In the previous post, I talked about the primary features of the Routing Service. In this post, I'd like to dive into Content Based Routing (CBR), and talk about some of the design and implementation choices we made.
The model for CBR in the routing Service is a WCF MessageFilterTable<IEnumerable<ServiceEndpoint>> (we'll touch on why there's an IEnum there later), where a MessageFilter that makes some claim about the Message data mapped to a destination set of IEnumerable<ServiceEndpoint> on the right. When a Message comes in, it's content is evaluated by each MessageFilter in the table, which either results in a True (this filter matches this message) or a False (it doesn't). If True, then the destination endpoint(s) is added to a list of destinations that the message should be sent to.
In the Routing Service we've taken MessageFilterTable model and first-classed it, allowing you to directly configure a MessageFilterTable and a set of MessageFilters and ServiceEndpoints. This table then plugs into the RoutingService to serve as the instructions that it should use for examining messages and then sending them to the destinations indicated. By default, we allow MessageFilters to look at the SOAP envelope portio of the message, but you can also configure filters to look at the Body of the message. Looking at the body is useful if you want to route the message on customer/application/call content rather than on addressing or other envelope data.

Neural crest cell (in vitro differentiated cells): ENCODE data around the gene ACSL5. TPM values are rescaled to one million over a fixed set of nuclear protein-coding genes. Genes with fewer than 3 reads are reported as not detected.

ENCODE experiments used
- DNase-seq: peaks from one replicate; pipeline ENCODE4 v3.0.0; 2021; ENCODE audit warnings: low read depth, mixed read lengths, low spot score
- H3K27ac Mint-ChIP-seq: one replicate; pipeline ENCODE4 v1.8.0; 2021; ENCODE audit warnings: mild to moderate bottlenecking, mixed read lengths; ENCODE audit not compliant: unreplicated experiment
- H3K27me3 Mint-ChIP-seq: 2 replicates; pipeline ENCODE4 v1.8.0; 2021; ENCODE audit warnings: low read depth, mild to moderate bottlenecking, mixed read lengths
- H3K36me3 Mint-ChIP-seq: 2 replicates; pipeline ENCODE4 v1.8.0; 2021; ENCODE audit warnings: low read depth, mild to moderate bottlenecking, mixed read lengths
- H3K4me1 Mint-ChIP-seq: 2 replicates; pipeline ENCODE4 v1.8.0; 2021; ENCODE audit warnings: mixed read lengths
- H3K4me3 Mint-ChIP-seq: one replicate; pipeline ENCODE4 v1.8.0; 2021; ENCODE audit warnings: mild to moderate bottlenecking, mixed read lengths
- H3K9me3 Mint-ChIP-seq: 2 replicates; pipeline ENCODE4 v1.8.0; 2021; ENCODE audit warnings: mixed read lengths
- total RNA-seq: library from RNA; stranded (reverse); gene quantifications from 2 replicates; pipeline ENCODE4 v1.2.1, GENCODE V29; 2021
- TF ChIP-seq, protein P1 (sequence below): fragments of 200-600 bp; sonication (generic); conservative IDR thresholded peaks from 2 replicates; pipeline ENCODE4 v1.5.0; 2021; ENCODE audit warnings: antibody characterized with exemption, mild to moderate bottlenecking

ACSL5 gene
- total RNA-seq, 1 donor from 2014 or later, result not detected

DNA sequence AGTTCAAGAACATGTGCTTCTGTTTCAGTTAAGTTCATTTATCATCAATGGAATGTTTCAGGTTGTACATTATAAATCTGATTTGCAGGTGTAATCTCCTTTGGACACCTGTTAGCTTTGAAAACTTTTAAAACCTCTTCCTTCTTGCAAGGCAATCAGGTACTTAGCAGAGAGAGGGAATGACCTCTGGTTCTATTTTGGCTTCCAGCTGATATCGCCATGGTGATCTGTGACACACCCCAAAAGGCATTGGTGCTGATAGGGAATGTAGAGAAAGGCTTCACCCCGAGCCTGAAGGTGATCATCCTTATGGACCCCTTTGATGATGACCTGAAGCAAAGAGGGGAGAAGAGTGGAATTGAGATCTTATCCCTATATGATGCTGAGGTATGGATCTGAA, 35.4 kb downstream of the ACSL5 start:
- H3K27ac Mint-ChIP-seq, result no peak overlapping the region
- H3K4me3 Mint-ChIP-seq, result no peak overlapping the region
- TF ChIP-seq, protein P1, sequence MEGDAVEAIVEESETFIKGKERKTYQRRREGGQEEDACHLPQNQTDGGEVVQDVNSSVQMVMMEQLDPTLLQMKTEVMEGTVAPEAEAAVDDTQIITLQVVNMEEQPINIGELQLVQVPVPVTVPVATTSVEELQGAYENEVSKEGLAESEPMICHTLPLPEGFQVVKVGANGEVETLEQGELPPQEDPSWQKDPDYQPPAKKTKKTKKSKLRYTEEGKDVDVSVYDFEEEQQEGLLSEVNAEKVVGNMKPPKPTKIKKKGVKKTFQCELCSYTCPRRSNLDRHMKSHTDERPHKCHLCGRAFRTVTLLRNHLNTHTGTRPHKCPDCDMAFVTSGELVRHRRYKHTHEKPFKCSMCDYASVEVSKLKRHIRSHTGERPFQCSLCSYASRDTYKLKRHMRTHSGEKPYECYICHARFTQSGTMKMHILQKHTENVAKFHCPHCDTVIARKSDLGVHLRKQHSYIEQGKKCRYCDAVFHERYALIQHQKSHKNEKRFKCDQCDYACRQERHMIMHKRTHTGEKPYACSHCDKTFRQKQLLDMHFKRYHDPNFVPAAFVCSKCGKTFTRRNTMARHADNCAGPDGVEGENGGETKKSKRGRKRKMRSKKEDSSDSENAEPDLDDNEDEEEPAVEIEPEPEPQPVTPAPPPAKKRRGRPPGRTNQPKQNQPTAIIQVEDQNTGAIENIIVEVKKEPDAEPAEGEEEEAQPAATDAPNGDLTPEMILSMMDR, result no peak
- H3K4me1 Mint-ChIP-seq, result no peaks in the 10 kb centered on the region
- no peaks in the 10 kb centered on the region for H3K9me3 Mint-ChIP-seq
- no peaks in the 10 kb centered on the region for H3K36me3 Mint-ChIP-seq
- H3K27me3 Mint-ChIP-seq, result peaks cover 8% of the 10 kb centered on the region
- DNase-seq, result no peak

There were several design considerations that we made when we built the CBR capabilities within the Routing Service that made the reuse of the MessageFilterTable and MessageFilters particularly apt:
Now that we've discussed some of the why and how of Content Based Routing, the next post will deal with some examples and how to configure them.